The report also suggested Hawaii Superferry needs to provide items as simple as a vacuum cleaner and better flashlights for their employees for more thorough inspections.

It was equally disappointing to hear Hawaii Superferry’s CEO, Admiral Thomas Fargo, state that night vision goggles, radar, and “bow-mounted cameras” that might prevent collisions with humpback whales are still not ready.

Members of the public told the Task Force in early February that the promised technology was not adequate, yet HSF continued to state through last year’s whale season that those technologies were in place and would ensure safety for humpbacks during evening transits.

Now, two months before the first whales begin arriving in Hawaiian waters, Admiral Fargo says it will take more time. This is unacceptable in regards to a federally protected and endangered species.

The only mitigation for this issue is reduced speeds, down to 10 knots (11.5 mph), when traveling after dark. An update is needed on Hawaii Superferry’s whale avoidance plan for Winter 2008-09. Will the HSF’s “whale season” be abbreviated as it was last year or run concurrent with the Hawaiian Islands Humpback Whale Sanctuary’s accepted November through May season?

DLNR’s Division of Conservation and Resources Enforcement monthly report on inspections and findings at Kahului Harbor was an eye-opening menu of natural resources being taken from Maui on a regular basis.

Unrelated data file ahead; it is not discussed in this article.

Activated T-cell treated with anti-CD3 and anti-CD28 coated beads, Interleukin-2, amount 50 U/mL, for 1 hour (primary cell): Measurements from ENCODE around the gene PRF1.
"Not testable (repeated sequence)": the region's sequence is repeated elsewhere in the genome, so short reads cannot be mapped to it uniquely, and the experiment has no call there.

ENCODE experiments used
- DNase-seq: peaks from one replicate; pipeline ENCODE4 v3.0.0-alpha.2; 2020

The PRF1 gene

To have over 400 pounds of reef fish taken from Maui waters in a one-month period is astounding. Forty-nine pounds of opihi in one month; another 75 pounds the following month; over 250 pounds of limu in a month— how long will these natural resources remain for our community?

The people of Maui treasure our cultural and natural resources. Greater effort must be made to stop the plunder. DOCARE’s regular reports are the only comprehensive assessment of items leaving Maui aboard this new form of inter-island transportation.

We need continued information to make educated decisions on procedures needed, not only for Maui, but also for the Big Island as the second vessel comes online in 2009 and for Kaua‘i if HSF resumes service there. Yet these DOCARE officers will be pulled from inspections when the Task Force disbands at the end of this year.

As Gov. Lingle recently issued emergency orders to control and reduce government expenditures, now, more than ever, Hawai‘i taxpayers deserve a document released to the public, stating the costs the Department of Transportation has incurred for this one private enterprise.

What has it cost the taxpayers for Ag and DOCARE staffing? The DOT lawsuits and on-going appeals? The Oversight Task Force’s year-long operation and the preparation of an Environmental Impact Statement? The cost of barges and tugs to assist the “Alakai” at Kahului Harbor and any other costs related to the operation of this ferry system?

The next meeting of the Oversight Task Force for Hawaii Superferry will be held on Maui on Sept. 19 at the Kahului Harbor passenger terminal beginning at noon. If you are concerned about the ferry’s impact on marine mammals; our over-burdened roads, parks and beaches; and especially the plunder of our natural and cultural resources, I urge you to attend or send testimony to this meeting and let your voices be heard.

Irene Bowie, Executive Director

Maui Tomorrow Foundation

Makawao, Hawai‘i